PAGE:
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Creating a Corporation

July 7, 2011

In order to understand the issues related to the regulation of business and how that affects law enforcement needs, it is helpful to understand how a business is created.
A corporation is an entity created by law, who existence is distinct from that of the individuals who created it. A corporation is 1) a legal entity; 2) it owes its existence to a State, which also regulates it; 3) it provides limited liability to its shareholders; 4) its shares of stock are freely transferable; 5) its existence may be perpetual; 6) its management is centralized; 7) for some purposes, it is considered a person. Limited liability companies were first formed in Wyoming, and may now be formed in all states. An LLC shares many of the attributes of a corporation, but also has some of the attributes of a partnership. Wyoming (along with a few other states) has recently updated its LLC laws. For those who enjoy the legalese, the Wyoming Law Review offers an excellent review of the 2010 Wyoming LLC Act (Wyo. L. R. Volume 11, Number 1, 2011, pg 49).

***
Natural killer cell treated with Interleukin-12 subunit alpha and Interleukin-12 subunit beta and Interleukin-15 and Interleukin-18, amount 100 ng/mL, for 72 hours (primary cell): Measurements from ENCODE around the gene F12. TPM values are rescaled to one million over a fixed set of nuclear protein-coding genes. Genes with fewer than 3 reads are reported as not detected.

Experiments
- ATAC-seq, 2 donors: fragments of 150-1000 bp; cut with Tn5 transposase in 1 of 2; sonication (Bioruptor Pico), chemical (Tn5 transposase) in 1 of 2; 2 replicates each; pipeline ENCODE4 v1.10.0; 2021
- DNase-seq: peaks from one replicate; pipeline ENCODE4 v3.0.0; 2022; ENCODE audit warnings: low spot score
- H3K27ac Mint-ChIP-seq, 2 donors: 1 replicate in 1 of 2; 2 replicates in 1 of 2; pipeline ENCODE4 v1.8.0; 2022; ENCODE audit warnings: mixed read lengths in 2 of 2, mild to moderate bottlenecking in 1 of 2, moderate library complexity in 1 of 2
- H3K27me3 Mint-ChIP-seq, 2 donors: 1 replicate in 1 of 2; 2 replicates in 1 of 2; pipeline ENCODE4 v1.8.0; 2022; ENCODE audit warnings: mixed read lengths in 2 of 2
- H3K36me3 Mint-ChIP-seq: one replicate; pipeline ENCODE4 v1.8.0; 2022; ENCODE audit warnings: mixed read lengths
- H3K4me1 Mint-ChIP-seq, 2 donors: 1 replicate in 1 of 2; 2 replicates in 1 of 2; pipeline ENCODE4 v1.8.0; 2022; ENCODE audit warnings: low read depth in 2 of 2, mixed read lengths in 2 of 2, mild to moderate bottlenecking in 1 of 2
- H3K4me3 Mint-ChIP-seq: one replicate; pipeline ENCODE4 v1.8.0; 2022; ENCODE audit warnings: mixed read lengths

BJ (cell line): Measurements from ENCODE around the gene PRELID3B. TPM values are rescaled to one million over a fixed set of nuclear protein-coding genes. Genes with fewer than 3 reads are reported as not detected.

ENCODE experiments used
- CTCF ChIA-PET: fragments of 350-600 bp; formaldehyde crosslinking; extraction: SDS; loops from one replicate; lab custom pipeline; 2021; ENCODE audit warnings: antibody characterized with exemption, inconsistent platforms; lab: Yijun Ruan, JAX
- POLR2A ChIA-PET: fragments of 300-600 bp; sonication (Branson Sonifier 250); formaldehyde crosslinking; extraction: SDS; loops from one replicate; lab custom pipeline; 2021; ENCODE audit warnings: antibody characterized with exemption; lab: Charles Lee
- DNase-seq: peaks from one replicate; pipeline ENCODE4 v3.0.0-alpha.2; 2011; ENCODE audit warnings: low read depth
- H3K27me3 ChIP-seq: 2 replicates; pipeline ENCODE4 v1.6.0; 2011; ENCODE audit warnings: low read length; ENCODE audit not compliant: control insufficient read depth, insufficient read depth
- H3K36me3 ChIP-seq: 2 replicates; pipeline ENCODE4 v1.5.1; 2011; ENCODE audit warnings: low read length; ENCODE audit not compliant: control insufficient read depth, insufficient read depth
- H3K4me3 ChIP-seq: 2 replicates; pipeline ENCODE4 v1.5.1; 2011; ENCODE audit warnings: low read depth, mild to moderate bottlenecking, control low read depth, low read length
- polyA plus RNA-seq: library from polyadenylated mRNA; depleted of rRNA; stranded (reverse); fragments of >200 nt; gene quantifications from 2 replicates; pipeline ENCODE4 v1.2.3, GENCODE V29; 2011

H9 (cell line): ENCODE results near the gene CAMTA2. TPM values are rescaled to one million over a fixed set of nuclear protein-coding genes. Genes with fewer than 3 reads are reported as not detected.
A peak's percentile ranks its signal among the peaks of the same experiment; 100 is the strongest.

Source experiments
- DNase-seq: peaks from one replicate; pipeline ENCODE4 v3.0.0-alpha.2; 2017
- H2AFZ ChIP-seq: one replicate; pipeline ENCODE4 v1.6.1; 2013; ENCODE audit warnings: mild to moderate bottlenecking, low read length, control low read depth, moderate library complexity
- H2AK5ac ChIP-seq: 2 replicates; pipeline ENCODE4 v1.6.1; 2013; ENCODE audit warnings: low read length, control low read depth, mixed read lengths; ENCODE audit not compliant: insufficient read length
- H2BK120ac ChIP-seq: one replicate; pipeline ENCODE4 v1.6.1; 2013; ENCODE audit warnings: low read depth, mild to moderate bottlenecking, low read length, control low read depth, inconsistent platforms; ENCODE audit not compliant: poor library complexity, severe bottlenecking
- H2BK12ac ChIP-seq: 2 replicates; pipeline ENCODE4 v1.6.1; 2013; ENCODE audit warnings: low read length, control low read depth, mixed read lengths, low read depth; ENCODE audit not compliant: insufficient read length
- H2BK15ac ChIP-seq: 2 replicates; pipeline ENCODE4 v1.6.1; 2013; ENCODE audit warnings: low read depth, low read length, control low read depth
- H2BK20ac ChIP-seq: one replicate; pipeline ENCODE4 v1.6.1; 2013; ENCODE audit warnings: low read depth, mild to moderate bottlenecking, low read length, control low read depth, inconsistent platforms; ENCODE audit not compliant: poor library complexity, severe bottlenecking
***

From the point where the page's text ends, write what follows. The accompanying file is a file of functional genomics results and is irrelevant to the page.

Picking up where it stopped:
A corporation (or LLC) is formed by a person called an incorporator. The incorporator is not always a future owner, director or officer (or member or manager, for an LLC). Typically, the incorporator will file the articles of incorporation, which creates the company. It is then the duty of the initial board of directors to hold a first meeting, at which they adopt bylaws, appoint officers, issue ownership shares and conduct other business.
You can see from this process, that some enterprising souls will see a market for incorporating and selling corporations. Attorneys create corporations for their clients all the time. Many companies exist for the purpose of creating and selling other companies. They are almost never owners of the companies. This is a big business; many people don’t want to wade through the morass of legal requirements to properly establish their company if they can pay someone else to do it for them. Any many people are willing to pay a little extra if they don’t have to wait a few days or weeks for the company to be created. If it already exists, they can start operating almost immediately.
This is great for entrepreneurs, but it may also be abused by those looking to break the law.

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